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Tchaikovsky's Symphony No. 4 in F minor, Opus 36, has always been problematic, and remained so for the Winston-Salem Symphony and Music Director Robert Moody in the Stevens Center. That work occupied the second half of an otherwise delightful concert.
Only a small crowd resisted the warm sunny weather or the animal call of the final game of the ACC basketball tournament (Duke won!), but those who attended were in for some real treats – what's not to like in Prokofiev, Mozart and Tchaikovsky? As the ever-witty Maestro Moody quipped after the effervescent Classical Symphony of Prokofiev, "Who needs basketball when you've got Prokofiev?"
And indeed, this was scintillating – great tempos, exquisitely precise string playing and near-perfect intonation in the stratospheric violin parts – all contributed to an exciting performance of Prokofiev's First Symphony in D, Opus 25. The apparent simplicity of the four movements is deceptive – this short (20 minutes) piece is one of the more difficult in the repertory! Very high writing in the violins and almost impossibly fast passages in the woodwinds make this work a real challenge. A couple of tempos lagged (the Larghetto and the sly Gavotte) but soon adjusted, and the last movement sparkled!
The principal clarinet of the orchestra, Anthony Taylor, was the featured soloist in Mozart's Concerto for Clarinet and Orchestra in A, KV 622, one of the most revered concertos in the entire repertory! A reduced size orchestra accompanied the excellent Mr. Taylor, but still managed to be too loud on many occasions. Mr. Taylor, a specialist in the jazz medium as well as the classical, managed to infuse the Mozart concerto with many quasi-improvised moments – rarely was a passage repeated verbatim; there was always a variant, a twist, an echo. And technically, his staccato was most impressive – I only wished he might play louder, to match the orchestra and the omnipresent air-handler!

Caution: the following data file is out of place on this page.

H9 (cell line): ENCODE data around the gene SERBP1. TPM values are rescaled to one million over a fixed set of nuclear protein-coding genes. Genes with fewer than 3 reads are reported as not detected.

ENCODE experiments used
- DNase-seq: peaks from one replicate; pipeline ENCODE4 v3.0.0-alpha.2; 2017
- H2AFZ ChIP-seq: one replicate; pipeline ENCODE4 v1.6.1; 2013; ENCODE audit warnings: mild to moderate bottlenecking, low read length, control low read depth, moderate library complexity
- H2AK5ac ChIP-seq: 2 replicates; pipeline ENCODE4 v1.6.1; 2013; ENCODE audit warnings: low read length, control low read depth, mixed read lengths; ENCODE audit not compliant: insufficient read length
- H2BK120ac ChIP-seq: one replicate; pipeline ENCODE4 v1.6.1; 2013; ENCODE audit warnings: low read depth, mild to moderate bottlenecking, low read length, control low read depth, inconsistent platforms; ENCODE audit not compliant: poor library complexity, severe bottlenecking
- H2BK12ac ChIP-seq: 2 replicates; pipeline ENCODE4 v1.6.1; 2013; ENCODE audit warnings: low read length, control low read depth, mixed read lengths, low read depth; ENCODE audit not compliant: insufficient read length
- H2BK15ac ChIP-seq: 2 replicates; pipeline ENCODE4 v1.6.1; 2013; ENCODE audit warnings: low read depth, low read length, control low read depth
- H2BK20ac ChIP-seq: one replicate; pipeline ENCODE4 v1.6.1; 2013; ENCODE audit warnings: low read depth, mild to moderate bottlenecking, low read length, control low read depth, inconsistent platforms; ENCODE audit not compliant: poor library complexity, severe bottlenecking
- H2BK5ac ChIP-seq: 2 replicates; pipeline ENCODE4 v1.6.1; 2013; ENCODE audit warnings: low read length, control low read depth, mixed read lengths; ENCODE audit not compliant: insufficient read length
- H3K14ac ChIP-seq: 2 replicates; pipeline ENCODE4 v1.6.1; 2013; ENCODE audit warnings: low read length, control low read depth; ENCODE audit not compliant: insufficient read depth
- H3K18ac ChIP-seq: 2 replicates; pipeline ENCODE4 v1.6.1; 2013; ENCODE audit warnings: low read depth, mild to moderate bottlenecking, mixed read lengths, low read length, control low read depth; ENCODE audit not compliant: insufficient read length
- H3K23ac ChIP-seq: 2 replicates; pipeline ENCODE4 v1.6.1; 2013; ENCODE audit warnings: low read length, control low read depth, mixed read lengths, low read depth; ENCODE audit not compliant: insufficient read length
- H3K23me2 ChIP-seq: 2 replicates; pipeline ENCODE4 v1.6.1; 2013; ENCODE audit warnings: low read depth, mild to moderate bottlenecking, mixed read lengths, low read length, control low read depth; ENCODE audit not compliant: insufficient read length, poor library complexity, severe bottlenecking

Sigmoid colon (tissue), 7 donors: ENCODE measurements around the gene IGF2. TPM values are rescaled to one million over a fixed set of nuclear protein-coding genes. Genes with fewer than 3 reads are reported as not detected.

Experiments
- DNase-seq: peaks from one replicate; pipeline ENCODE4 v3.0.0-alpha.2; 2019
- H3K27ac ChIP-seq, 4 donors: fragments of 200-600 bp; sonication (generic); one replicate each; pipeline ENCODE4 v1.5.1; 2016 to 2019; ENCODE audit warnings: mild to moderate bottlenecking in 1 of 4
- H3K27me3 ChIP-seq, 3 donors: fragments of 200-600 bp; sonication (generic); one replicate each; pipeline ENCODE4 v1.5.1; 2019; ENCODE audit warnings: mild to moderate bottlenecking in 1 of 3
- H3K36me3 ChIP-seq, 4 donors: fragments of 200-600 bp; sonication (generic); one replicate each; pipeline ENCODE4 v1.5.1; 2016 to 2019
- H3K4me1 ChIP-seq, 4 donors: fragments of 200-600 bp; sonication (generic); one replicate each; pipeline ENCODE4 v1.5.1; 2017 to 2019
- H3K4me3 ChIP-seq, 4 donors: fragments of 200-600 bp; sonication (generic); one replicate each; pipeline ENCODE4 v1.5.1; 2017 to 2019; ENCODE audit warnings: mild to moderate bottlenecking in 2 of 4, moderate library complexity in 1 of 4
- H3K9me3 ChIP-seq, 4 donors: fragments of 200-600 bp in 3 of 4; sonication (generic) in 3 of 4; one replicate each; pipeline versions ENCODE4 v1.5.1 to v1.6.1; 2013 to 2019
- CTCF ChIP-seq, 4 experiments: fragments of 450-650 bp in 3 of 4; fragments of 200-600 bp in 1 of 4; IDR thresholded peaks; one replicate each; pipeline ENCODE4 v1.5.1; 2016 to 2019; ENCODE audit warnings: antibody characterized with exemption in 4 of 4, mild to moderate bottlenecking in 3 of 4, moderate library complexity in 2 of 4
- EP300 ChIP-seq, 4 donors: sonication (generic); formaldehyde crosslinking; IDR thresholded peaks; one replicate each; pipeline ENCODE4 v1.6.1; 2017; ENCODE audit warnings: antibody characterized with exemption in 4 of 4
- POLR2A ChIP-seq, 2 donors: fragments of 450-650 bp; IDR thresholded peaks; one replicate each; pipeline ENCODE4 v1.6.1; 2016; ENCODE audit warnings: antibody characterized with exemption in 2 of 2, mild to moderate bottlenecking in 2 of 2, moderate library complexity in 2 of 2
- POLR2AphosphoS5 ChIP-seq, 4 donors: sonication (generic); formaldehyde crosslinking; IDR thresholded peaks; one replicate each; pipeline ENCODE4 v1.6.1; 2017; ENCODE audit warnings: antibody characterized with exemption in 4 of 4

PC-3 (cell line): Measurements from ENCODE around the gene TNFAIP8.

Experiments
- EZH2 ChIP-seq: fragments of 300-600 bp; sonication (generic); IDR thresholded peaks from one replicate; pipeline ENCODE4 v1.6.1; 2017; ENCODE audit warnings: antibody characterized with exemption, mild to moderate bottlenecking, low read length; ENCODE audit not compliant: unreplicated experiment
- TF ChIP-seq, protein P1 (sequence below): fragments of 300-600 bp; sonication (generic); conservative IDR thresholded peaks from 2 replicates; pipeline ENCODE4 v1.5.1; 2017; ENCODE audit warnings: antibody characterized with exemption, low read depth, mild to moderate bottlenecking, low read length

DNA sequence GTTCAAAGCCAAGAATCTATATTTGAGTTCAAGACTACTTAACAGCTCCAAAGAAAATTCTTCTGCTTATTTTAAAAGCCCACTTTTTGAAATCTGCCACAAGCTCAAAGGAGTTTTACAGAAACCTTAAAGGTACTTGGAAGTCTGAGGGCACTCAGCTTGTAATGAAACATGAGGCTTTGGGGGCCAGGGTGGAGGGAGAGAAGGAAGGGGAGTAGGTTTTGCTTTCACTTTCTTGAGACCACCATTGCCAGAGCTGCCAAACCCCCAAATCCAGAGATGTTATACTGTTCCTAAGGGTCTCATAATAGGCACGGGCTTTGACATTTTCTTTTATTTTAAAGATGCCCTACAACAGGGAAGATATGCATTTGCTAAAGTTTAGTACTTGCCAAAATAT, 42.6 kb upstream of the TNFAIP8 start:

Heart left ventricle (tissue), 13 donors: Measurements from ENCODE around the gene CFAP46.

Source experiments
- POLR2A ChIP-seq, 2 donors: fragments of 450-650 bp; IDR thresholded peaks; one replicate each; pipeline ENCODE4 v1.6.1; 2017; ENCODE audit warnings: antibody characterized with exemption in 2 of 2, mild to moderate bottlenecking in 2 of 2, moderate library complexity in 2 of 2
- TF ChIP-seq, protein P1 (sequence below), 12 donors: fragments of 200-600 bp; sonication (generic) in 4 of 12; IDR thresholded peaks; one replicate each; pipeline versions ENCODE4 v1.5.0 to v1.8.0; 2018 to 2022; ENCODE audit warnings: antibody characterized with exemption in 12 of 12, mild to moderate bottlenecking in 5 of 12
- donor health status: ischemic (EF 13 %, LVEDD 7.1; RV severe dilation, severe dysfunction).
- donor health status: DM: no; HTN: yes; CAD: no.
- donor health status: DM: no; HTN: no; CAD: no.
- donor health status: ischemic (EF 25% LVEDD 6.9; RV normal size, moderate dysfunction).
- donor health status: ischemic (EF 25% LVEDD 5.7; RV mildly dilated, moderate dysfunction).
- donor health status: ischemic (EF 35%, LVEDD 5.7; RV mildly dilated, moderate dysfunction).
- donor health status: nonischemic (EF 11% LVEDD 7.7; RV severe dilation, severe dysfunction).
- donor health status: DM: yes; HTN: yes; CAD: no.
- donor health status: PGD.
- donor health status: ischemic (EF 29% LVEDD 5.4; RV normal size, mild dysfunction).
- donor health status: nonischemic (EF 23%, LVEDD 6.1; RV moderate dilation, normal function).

I was impressed by Maestro Moody's Mozart, simple, straight-forward idiomatic Mozart, well attended by the orchestra. Special mention to the two horns who played the second movement's first tutti beautifully. The sprightly Rondo was admirably played by all concerned. (Could the Symphony please mention the names of the movements of all works on the program page, as is traditional?)
Enter "Tchaik Four," one of the war horses, the chestnuts of the symphonic repertory. The orchestra played this difficult and long work very well, from the powerful brass (who intone the "Fate" motif several times in the first movement and dramatically in the finale, just to be banished by the triumphant principal theme) to the melancholy delicate oboe solo of new-comer, John Hammarback, in the second movement; from the sizzling pizzicato plucking of the strings and the unbelievable piccolo solo of Elizabeth Ransom in the third movement to the inevitable forcefulness of the Finale.
But what does tampering with tempos do to enhance that which Tchaikovsky wrote? Inflamed phrases and sudden tempo changes in the first movement and excessively loud and premature outbursts throughout robbed the real climax of its power. These and the tailgated Finale all detract from the structural unity of this complex work. A simpler approach, mindful of the structure and placement of the climax of the whole, might reveal a more cohesive masterpiece than the episodic performance of exuberant passages, each anecdotally impressive. Nonetheless, the audience paid a loud and deserved homage to Tchaikovsky and to the orchestra.